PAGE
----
Expect a big interest rate hike this week: economists

 ·19 Jul 2022

South African businesses and consumers should plan for a big interest rate hike this week – with more to come in the months ahead, economists warn.

The South African Reserve Bank’s monetary policy committee is set to meet this week, with analysts still waiting for Statistics South Africa to publish its June inflation numbers on Wednesday (20 July) before making a final forecast on how much rates will increase by.

Predictions from Finder’s panel of 26 economists point to a 50 basis point hike being the most likely, with the majority (88%) of experts pencilling this in.

A Reuters poll of 23 economists also showed wide expectations that a 50bp hike will be announced. 19 of 23 economists expected a half-point hike to 5.25%, with the other four forecasting a 75bp increase.

The poll found a median 65% probability of a 50 basis point rise and 35% chance of 75 basis points.

“We expect the SARB to hike by 50 basis points in July and September before returning to 25 basis points increases afterwards,” said Johannes Khosa at Nedbank.

While the baseline scenario from the SARB was initially for rate increases of 25 basis points at each of its next three meetings this year – including July – the possibility of raising by 50 basis points is ‘not off the table’, SARB governor Lesetja Kganyago said in an interview with Bloomberg TV at the end of June.

The SARB’s hike path of a three-quarter percentage point increase by the end of the year would be the biggest since September 2002, when the South African central bank lifted the benchmark repurchase rate by 100 basis points.

However, economists and investors believe the hike path will be higher, with higher than expected levels of inflation driving the charge.

“Following its historic pattern, the dollar has been gaining considerable momentum against most other currencies, as the US central bank, the Federal Reserve (Fed), has been increasing interest rates at a much more rapid pace than most other countries have been able to,” said Dr Francois Stofberg, senior economist at the Efficient Wealth.

“Not even the South African Reserve Bank’s in-step increases have been able to do much to prevent the deterioration of the rand. Some analysts even expect the SARB to continue increasing interest rates by another 2% in 2022: I think that is a bit unnecessary and, as we have seen, it will not do a lot for inflation or the rand.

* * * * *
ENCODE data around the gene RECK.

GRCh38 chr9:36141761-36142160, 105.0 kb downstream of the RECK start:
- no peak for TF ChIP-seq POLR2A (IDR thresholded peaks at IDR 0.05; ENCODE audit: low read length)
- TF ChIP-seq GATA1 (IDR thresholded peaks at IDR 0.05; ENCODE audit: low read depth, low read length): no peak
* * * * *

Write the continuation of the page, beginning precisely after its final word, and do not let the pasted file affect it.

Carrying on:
“Therefore, plan for another 2%, but expect at least another 1%.”

The risk of a less transitory rise in inflation and higher inflation expectations, and the more aggressive policy tightening in advanced markets, should result in the SARB further frontloading interest rate hikes, FNB said.

“We now expect 50bps hikes in July, September and November, bringing rates to 6.25% by end of 2022. We pencil in another 25bps in January 2023, which will bring the terminal rate to the pre-pandemic level of 6.5%.”

Chief economist at Investec Annabel Bishop said the US interest rate hike increases the likelihood of a 50bps hike.

“Currently, we continue to expect a 50bp lift in SA’s repo rate from the MPC in July, with the SARB likely to follow the direction, but not necessarily the exact moves of the FOMC, which has hiked in consecutive 25bp, 50bp and 75bp tranches so far this year.”

BNP Paribas chief economist Jeff Schultz agreed the SARB will and should hike the rate in July but thinks an increase of 75 bps is needed.

“With headline inflation likely to head north of 7.0% from June and with the SARB’s primary mandate of price stability, the SARB is likely to act more decisively to nip rising inflation and inflation expectations in the bud sooner rather than later in order to avoid a larger inflation problem down the line which could necessitate even bolder, more economically damaging policy action.”

PwC South Africa senior economist Christie Viljoen expects the rate will increase several times over the next few years as monetary policy normalises to pre-Covid levels.

Economists from Alexforbes said that elevated inflationary pressures resulting from geopolitical tensions and the risk that comes with the current domestic wage demands, effects of the floods in KwaZulu-Natal and load-shedding will likely concern policymakers, particularly with future inflation expectations having de-anchored from the 4.5% midpoint target.

“The overall risks to the medium-term growth outlook are assessed to be balanced, while the risks to the inflation outlook are assessed to the upside. While consensus expectations are for the SARB to frontload interest rates, the implied policy rate path of the central bank model still points to a gradual normalisation in monetary policy through 2024,” it said.

The group anticipates a 50bp hike in rates on 21 July.

Read: South Africa testing ‘digital rand’

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